9 My beloved is like a roe or a young hart: behold, he standeth behind our wall, he looketh forth at the windows, shewing himself through the lattice. 10 My beloved spake, and said unto me, Rise up, my love, my fair one, and come away. 11 For, lo, the winter is past, the rain is over [and] gone; 12 The flowers appear on the Earth; the time of the singing [of birds] is come, and the voice of the turtle is heard in our land; 13 The fig tree putteth forth her green figs, and the vines [with] the tender grape give a [good] smell. Arise, my love, my fair one, and come away. 14 O my dove, [that art] in the clefts of the rock, in the secret [places] of the stairs, let me see thy countenance, let me hear thy voice; for sweet [is] thy voice, and thy countenance [is] comely. 15 Take us the foxes, the little foxes, that spoil the vines: for our vines [have] tender grapes. 16 My beloved [is] mine, and I [am] his: he feedeth among the lilies. 17 Until the day break, and the shadows flee away, turn, my beloved, and be thou like a roe or a young hart upon the mountains of Bether.

God and His People – Always on the Move

The Bride declares that her beloved is like a roe or a young hart. In other words, she sees Him as majestic and fleeting. If you see a deer, they are always on the move, never staying in one place long. If you wish to admire their grace and beauty, it will be a fleeting moment, and they will move on. As a deer looks through the branches of the woods and is seen there, the Bridegroom looks at us through the lattice of the natural perspective, bidding us to fellowship with Him from that transitory viewpoint. This is the difference between earthly glory and heavenly transcendence. Earthly glory is gaudy and draws attention to itself. Christ, as the hope of Glory, is always present but never banging a cymbal or beating a drum, demanding to be heard. The voice of God in your heart is the still, small voice that Elijah heard in 1 Kings 19:12. If you only look for the fire, the shaking, and the mighty wind, you will miss the whispering voice of God that speaks in the silence between your own thoughts. If you are misled, it will be by the banging gong and clanging symbol. Learn to get quiet. Learn to look where other influences are not demanding your gaze. In every moment, even the most mundane event of the day, you will see your beloved looking at you through the lattice, inviting you to come into deeper intimacy with Him, saying in verse 10, “Rise up, my love, my fair one and come away…”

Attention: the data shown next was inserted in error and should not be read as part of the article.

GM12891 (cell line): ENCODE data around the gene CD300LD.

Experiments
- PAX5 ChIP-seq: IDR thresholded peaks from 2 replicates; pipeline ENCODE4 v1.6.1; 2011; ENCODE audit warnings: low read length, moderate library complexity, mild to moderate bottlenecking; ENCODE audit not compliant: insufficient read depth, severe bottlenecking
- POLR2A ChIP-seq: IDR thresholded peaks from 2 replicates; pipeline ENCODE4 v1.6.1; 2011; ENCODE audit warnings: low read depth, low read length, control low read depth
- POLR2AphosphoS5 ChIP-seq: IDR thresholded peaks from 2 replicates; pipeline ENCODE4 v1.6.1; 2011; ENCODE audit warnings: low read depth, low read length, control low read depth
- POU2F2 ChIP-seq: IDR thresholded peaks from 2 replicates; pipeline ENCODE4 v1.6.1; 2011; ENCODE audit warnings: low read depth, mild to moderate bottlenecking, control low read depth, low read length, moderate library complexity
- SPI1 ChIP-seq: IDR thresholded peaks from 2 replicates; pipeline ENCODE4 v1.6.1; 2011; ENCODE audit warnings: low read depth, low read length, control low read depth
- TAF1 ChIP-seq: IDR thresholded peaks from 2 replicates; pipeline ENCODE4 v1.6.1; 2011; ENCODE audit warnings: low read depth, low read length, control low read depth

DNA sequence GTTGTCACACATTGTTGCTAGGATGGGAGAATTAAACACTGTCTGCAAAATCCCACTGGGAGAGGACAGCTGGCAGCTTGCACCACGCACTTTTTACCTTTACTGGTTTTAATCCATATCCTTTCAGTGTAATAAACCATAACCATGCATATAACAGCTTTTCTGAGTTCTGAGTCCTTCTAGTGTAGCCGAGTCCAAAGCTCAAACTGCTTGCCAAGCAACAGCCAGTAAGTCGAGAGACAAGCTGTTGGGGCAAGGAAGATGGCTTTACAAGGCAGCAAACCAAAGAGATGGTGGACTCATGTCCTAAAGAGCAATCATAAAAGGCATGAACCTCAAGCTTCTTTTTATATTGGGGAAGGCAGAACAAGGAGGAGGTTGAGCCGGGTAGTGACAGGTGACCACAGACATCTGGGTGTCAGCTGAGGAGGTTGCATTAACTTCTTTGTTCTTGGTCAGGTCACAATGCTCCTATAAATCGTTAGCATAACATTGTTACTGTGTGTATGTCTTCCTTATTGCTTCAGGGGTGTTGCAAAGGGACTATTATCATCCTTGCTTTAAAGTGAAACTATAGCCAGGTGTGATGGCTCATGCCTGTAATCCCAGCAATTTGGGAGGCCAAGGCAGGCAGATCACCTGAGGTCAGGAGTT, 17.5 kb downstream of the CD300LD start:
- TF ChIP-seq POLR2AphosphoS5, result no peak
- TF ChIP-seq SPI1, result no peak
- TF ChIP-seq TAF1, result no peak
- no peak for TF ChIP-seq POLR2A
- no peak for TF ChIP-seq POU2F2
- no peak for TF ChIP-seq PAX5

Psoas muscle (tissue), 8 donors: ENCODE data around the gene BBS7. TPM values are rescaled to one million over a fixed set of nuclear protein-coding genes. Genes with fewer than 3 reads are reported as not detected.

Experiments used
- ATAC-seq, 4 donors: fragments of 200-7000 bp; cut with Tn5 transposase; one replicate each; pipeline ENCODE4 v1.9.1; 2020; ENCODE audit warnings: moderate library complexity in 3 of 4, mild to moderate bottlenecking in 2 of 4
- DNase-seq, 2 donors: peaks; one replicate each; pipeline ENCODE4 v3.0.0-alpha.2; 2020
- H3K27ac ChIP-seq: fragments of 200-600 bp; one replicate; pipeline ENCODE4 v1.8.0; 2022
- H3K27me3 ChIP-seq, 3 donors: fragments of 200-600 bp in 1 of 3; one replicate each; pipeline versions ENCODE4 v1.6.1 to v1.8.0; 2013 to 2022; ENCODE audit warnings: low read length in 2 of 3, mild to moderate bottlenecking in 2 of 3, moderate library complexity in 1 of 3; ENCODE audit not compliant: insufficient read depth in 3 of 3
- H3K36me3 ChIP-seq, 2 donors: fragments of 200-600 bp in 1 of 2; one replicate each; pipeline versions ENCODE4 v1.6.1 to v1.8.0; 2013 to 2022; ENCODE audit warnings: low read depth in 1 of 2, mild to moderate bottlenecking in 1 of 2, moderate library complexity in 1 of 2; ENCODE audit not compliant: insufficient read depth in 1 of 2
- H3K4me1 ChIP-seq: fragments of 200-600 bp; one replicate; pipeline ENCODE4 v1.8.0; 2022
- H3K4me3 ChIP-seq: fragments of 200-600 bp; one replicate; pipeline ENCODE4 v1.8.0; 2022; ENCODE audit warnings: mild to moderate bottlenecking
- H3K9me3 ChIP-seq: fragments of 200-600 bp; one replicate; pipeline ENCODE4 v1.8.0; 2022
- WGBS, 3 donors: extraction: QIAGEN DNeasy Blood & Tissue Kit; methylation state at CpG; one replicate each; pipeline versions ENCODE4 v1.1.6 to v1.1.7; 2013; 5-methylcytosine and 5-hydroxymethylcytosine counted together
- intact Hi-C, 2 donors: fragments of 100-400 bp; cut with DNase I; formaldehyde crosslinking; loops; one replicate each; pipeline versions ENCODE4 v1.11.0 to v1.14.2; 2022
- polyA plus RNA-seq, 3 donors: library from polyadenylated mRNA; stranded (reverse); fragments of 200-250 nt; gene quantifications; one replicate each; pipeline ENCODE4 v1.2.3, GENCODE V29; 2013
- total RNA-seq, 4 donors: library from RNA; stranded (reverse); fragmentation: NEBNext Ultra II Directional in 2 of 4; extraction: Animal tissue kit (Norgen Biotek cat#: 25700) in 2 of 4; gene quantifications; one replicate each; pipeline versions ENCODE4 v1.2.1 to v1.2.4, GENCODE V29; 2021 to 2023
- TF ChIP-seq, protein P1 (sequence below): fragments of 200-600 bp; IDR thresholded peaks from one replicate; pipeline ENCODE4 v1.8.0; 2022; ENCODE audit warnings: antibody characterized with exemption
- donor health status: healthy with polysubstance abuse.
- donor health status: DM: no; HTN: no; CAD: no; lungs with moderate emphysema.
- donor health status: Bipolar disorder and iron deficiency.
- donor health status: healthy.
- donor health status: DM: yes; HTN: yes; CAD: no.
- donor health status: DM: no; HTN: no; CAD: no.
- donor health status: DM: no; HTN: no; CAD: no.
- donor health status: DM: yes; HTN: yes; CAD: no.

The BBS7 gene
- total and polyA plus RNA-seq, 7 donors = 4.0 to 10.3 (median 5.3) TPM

Come Away, My Beloved

In verses 10-13, the Bridegroom bids the Bride to come away from the distractions of earthly things because the time is past. There is reference to this in the teaching of Jesus, for as the Bridegroom says that the fig tree puts forth its figs, so Jesus told of the coming of the kingdom in Matt. 24:32, you will know that the time is near. What time is it that is near? It seems very clear that the fig tree reference is not something Jesus says independently of Himself but as a quote from this passage. The time that is near from the perspective of the Bridegroom is the time for the Bride to come away. What coming away is the Bridegroom speaking of? Isn’t the restoration of Israel the highest expectation of God in the end times? That is important to be sure, but in the context of our verse, it is only the indicator that it would be time (when Israel became a state again in 1948) that the Bride should be made manifest and “come away.” This is doubtless what Paul is referring to in 1 Thess. 4:

[1Th 4:15-18 KJV] 15 For this we say unto you by the word of the Lord, that we which are alive [and] remain unto the coming of the Lord shall not prevent them which are asleep. 16 For the Lord himself shall descend from heaven with a shout, with the voice of the archangel, and with the trump of God: and the dead in Christ shall rise first: 17 Then we which are alive [and] remain shall be caught up together with them in the clouds, to meet the Lord in the air: and so shall we ever be with the Lord. 18 Wherefore comfort one another with these words.


This is a very unpopular message today. If there is one doctrine neglected almost as much as any reference in popular teaching as the mention of hell – it is a reference to the catching away of the saints. However out of vogue, it may be, this one passage stands out, making undeniable reference to something that has far more importance than living out a successful soccer mom Christian experience here on Earth. One day, something extraordinary will happen on this Earth, as described in the 1st Th. 4:15-18 passage. It is more than God taking the church out of the way that He might judge the world. In our chapter of study today, the attention of the Bridegroom is not on the world but upon the Bride. What is our portion? To not so fully focused on the world and its distractions that we do not see the signs or fail in all the things going on around us to see Him looking longingly through the lattice of natural things, bidding us to come away.